Misjudgments led Saudis to help prop up Taliban despite bin Laden tie

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Misjudgments led Saudis to help prop up Taliban despite bin Laden tie

By Howard Schneider The Washington Post

A series of miscalculations by Saudi Arabia helped legitimize the Taliban even as it was offering sanctuary to Osama bin Laden and gave the exiled Islamic militant time and space to build his al-Qaida organization.

Bin Laden arrived in Afghanistan in 1996 a sworn enemy of the monarchy, stripped of his Saudi citizenship and connected to a terrorist network active from Jordan to Algeria and in Saudi Arabia itself.

Despite this, Saudi Arabia became one of three countries to offer the Taliban diplomatic recognition in 1997. Saudi aid flowed to the Taliban: logistical and humanitarian support during its rise to power and a continued commitment afterward. An estimated $2 million came each year from Saudi Arabia's major charity, funding two universities and six health clinics and supporting 4,000 orphans.

Diplomats, analysts and Saudi officials suggest that officials in Saudi Arabia underestimated the influence bin Laden would have on the Taliban when he arrived.

"The stability of Afghanistan seemed a bigger concern than the presence of bin Laden," said Prince Saud Faisal, the Saudi foreign minister. "When the Taliban received him, they indicated he would be absolutely prevented from taking any actions. We had unequivocal promises."

Analysts now say the United States and Saudi Arabia were more concerned with the effect of Iran's Shiite revolution on the region than with bin Laden and might even have viewed a Sunni Islamic state in Afghanistan as a welcome annoyance for the neighboring regime in Tehran.

Terrorist attacks in Saudi Arabia at the time were attributed to the Iranian government, even though suspects arrested in the kingdom described their connections to bin Laden and the Afghan resistance.

Saudis trace their policy to the early days of the anti-Soviet resistance in Afghanistan after the 1979 invasion.

Money flowed from the coffers of the oil-rich kingdom, by some accounts as much as $1 billion to supply and arm fighters gathering under the tutelage of U.S. and Pakistani intelligence services. Volunteers such as bin Laden simply signed up for "relief work," one Saudi recalled, and flew off on deeply discounted air tickets, courtesy of Saudi Arabian Airlines. National Guard members could even take paid leave to join the fight.

The Saudi foreign minister and other officials insist that the government began pressuring for bin Laden's return from Afghanistan in 1998, as soon as it became convinced of his involvement in local terrorist attacks. It also began scaling back its relationship with the Taliban when leader Mullah Mohammed Omar refused to send him back.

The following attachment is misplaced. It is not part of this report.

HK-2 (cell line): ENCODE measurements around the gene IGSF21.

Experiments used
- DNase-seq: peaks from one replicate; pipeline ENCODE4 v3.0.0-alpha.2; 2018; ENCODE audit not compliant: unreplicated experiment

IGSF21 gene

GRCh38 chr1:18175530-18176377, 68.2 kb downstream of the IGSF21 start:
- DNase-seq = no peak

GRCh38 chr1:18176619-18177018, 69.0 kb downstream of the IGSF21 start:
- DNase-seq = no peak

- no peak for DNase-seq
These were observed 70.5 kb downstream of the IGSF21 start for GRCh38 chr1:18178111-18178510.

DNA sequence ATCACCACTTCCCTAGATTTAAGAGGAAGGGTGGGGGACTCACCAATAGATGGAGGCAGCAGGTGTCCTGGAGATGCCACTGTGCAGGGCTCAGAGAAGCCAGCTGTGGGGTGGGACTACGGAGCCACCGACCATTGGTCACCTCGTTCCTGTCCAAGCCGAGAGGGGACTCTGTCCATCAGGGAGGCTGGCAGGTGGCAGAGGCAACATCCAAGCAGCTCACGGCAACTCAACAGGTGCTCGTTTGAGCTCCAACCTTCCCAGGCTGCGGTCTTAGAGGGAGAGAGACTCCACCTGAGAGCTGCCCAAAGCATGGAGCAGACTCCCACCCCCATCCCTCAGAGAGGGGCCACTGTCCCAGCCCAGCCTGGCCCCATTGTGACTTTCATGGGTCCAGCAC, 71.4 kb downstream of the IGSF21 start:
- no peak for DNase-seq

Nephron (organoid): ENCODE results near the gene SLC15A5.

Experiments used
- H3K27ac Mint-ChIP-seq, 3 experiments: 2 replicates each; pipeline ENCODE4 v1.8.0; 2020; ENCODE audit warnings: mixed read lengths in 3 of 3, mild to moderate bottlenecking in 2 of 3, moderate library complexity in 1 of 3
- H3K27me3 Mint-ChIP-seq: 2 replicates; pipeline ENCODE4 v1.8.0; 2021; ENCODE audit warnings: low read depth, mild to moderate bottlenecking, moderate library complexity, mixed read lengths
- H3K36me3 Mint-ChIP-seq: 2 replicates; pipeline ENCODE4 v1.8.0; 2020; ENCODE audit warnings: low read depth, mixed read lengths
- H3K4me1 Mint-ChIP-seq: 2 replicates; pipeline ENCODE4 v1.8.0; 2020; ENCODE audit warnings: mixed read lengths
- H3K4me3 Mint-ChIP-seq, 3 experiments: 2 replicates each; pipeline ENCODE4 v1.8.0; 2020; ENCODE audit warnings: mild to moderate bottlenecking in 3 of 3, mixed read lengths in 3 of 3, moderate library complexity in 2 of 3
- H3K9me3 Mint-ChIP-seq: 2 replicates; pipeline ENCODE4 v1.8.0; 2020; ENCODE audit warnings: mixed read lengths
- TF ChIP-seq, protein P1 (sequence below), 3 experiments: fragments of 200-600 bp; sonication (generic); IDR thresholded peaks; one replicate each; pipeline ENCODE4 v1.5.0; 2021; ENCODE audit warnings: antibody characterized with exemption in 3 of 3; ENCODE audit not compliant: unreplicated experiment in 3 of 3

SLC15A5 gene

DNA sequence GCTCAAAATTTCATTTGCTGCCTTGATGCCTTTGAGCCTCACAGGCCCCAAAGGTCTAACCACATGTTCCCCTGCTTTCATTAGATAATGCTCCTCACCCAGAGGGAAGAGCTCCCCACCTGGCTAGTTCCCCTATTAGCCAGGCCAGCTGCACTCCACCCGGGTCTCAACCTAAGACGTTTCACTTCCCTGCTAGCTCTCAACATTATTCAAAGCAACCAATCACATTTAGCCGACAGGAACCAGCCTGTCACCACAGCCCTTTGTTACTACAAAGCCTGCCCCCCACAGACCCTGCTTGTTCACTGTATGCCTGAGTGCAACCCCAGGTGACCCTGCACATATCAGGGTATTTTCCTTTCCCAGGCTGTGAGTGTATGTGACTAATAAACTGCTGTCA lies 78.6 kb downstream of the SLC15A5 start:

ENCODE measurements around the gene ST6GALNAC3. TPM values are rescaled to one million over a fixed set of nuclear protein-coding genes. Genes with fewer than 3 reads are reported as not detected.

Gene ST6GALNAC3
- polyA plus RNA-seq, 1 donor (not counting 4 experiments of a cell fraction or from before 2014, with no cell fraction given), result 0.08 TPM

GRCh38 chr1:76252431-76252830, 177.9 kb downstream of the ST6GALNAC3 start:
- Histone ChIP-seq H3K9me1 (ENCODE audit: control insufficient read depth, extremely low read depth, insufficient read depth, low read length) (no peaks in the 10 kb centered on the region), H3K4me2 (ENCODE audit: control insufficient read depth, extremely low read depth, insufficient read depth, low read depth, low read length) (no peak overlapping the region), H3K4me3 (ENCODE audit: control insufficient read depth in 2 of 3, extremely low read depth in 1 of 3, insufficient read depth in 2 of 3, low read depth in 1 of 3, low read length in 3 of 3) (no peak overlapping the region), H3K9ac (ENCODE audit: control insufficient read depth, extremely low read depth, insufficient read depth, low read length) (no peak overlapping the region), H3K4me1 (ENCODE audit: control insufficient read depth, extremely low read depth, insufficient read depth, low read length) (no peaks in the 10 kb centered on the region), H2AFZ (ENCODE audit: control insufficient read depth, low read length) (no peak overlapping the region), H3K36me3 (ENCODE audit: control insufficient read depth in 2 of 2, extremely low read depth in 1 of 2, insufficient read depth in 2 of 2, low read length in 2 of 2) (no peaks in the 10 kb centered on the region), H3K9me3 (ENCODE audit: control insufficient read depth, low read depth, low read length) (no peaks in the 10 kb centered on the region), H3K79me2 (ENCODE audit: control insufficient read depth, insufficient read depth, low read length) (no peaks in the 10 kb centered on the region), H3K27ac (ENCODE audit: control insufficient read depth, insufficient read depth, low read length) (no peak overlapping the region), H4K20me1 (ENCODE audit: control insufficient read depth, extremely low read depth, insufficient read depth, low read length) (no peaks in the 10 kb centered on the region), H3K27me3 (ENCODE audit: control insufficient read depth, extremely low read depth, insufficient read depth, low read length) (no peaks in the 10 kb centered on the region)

However, interviews with Saudi intelligence and other officials and news accounts from the time show the country's relationship with the Taliban expanded well after concerns had arisen in the Middle East about bin Laden and even after he had been linked to a 1995 bombing in Riyadh, Saudi Arabia, that killed five Americans.

Jordanian security officials say they warned about bin Laden's activities as early as 1992. Egypt also was plagued by violence partly stoked by the returning "Afghan Arabs" with which bin Laden was allied. That and threats against the royal family were enough to lead the Saudis to strip away bin Laden's citizenship in 1994, when his base of operations was centered in Sudan.

Throughout those years, Saudi officials say they were trying to broker an end to the fighting among Afghanistan's ethnic, tribal and religious factions.

"There were many meetings in Saudi Arabia in Mecca, in Taif to make them not fight each other," a Saudi intelligence official said.

When the Taliban emerged as a potentially stabilizing force, Saudi Arabia encouraged the movement not so much for ideological or religious reasons, Saudi officials insist, as for the fact that it was gaining control and seemed able to stop the fighting. However, it soon became clear, some say, that the Taliban pursued a path that was, even by Saudi standards, considered harsh to the point of being un-Islamic.

"We had trouble with their understanding of Islam," said Adnan Khalil Basha, secretary-general of the Jiddah-based International Islamic Relief Organization. Classrooms used by women could not separately be used by men, Basha said, a fact that made the organization cancel funding for a technical school because it was too inefficient.

In what amounted to the first diplomatic efforts to solve the growing problem of al-Qaida, Saudi officials traveled to Afghanistan in June 1998 to cash in on what was perceived as a Taliban promise to turn over bin Laden. The Taliban reneged.

In August 1998, bombings of U.S. embassies in Kenya and Tanzania were blamed on bin Laden's group, expanded by that point to include Egyptian Islamic Jihad.

The Saudi delegation reportedly returned in September 1998, and its appeal to seize bin Laden was again rejected.

At that point, Saudi Arabia downgraded its short-lived ties with the militant regime, leaving its embassy in Kabul open but withdrawing the top diplomat.

Three years later, with war looming in Afghanistan, the Saudi government made a final breach.


-- Martin Thompson (mthom1927@aol.com), October 29, 2001

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